How much does legal advice cost?
Taking legal action is not easy as it involves cost. When a client first goes to the lawyer to discuss the legal issue, most lawyers don’t charge, however, some do charge consultation fees as well. Therefore, the client can always ask the lawyer about their fees for the first appointment. There are a number of factors like the complexity of the case, the area of law, etc. on which the cost of legal advice depends.
Where cases reach the court, the client has to consider an “adverse costs order” in case the client loses the case. This calls for paying a large amount of money like the legal costs of the other party. The lawyer will advise the client of such risk at the first stage itself and then the client can decide if he wishes to take his case further.
Also, where the client doesn’t have money to pay upfront, the lawyers mostly take nominal fees in case the client wishes to raise funds from other resources like crowdfunding, etc.
What you should expect from a solicitor?
Where the solicitor or the law firm is regulated by the SRA, the client should expect to receive each and every piece of information to make a well-informed decision about the services the client needs. The Solicitor has to tell the client about the cost of legal services and how that cost will be calculated. The client should be given a clear understanding of this at the end of the transaction or whenever the client requests during the transaction. While receiving legal advice and services from solicitors, the client’s interests should be put at first and any information received during the transaction shall be dealt with confidentiality. The client should be informed of his right to make a complaint to the firm itself or to the Legal Ombudsman, where anything goes wrong. The client should know that where the solicitor or the firm doesn’t meet standards, the SRA takes action against them.
What does “instructing solicitor” mean?
Where an individual has decided to hire a solicitor to obtain legal advice or services, the individual is required to instruct a Solicitor to act on their behalf. This typically means an official representation of a client by the Solicitor. The Solicitor sends a retainer or a client care letter to the client at the starting of the case and documents details of the contract between them, the work required to be completed, and the cost for providing legal advice. Once both the parties (Solicitor and the client) agree in writing, the Solicitor is authorized to have been instructed by the client. Only one Solicitor(s) can be instructed at one time for a particular case.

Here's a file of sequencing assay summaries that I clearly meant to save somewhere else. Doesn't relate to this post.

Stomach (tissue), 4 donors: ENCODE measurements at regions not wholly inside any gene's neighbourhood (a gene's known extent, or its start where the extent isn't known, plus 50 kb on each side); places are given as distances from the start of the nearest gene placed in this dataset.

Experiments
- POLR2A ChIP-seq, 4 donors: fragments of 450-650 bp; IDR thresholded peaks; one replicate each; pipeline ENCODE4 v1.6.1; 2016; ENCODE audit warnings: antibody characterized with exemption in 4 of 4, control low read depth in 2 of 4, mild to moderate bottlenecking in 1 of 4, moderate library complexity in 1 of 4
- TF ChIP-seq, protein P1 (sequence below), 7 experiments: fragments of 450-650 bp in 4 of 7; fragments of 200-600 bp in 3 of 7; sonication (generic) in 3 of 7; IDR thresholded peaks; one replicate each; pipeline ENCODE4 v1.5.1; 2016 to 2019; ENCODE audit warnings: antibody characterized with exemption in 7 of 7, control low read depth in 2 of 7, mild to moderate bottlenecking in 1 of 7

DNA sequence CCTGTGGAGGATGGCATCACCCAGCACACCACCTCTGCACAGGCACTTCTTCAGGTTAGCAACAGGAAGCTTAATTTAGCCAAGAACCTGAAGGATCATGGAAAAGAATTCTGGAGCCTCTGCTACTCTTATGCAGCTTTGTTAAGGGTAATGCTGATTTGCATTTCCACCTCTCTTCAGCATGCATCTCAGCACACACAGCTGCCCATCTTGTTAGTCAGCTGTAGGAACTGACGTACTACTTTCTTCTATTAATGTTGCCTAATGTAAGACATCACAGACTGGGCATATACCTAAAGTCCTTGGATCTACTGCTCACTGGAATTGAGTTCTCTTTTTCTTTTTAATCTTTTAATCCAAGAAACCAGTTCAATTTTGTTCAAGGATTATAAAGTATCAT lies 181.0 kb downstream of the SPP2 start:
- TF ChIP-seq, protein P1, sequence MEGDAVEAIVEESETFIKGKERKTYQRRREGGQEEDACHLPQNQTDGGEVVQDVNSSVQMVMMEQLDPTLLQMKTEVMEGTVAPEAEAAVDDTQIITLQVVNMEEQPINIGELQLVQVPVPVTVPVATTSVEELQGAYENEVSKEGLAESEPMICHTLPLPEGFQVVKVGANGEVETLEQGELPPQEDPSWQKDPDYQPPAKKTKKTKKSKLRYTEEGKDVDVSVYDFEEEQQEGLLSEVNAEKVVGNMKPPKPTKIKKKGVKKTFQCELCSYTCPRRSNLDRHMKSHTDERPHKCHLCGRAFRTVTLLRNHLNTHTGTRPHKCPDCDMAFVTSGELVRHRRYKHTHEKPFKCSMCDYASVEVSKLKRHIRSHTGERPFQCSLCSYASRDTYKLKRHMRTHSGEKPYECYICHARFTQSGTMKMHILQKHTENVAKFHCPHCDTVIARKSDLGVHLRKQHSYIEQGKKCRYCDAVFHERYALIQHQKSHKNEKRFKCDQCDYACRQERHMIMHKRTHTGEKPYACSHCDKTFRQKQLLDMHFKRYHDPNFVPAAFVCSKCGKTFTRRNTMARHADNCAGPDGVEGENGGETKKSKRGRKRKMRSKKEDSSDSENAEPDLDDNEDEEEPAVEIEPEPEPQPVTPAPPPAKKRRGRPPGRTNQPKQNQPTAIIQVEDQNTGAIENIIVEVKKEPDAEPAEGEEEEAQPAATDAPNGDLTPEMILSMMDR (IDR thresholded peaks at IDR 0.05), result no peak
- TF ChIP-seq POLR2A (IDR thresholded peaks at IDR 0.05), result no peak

After the client has been instructed, it is the duty of the Solicitor to provide appropriate legal advice to the issue. The client also gives the ongoing instructions to the Solicitors while the case proceeds. The Solicitors consider those instructions and act accordingly as long as such instructions are both legal and within the rules of the Code of Conduct.
The contract with your solicitor
The Law Society has set out certain requirements which must be complied with in a retainer or client care agreement. The requirements of paramount importance are mentioning the qualifications of the Solicitor who is going to work on the client’s case, the hourly rate which will apply, approximation of overall cost, and procedure detailing out how to raise a complaint. Where any changes are likely to happen in the estimated cost during the continuance of the matter, the Solicitor should inform the client and such changes will be mentioned in the contract between the Solicitor and the client.
Can you change the Solicitor at any time?
A client can choose any Solicitor they wishes to engage, however, it is not necessary for the Solicitor to agree to act for him. The client is also entitled to change Solicitor at any time. However, vice-versa is not true which means that the Solicitor has to have a good reason if he wishes to stop acting for the client. A Solicitor will not be entitled to payment if the contract has been terminated wrongfully and he may also be sued for breach of the contract.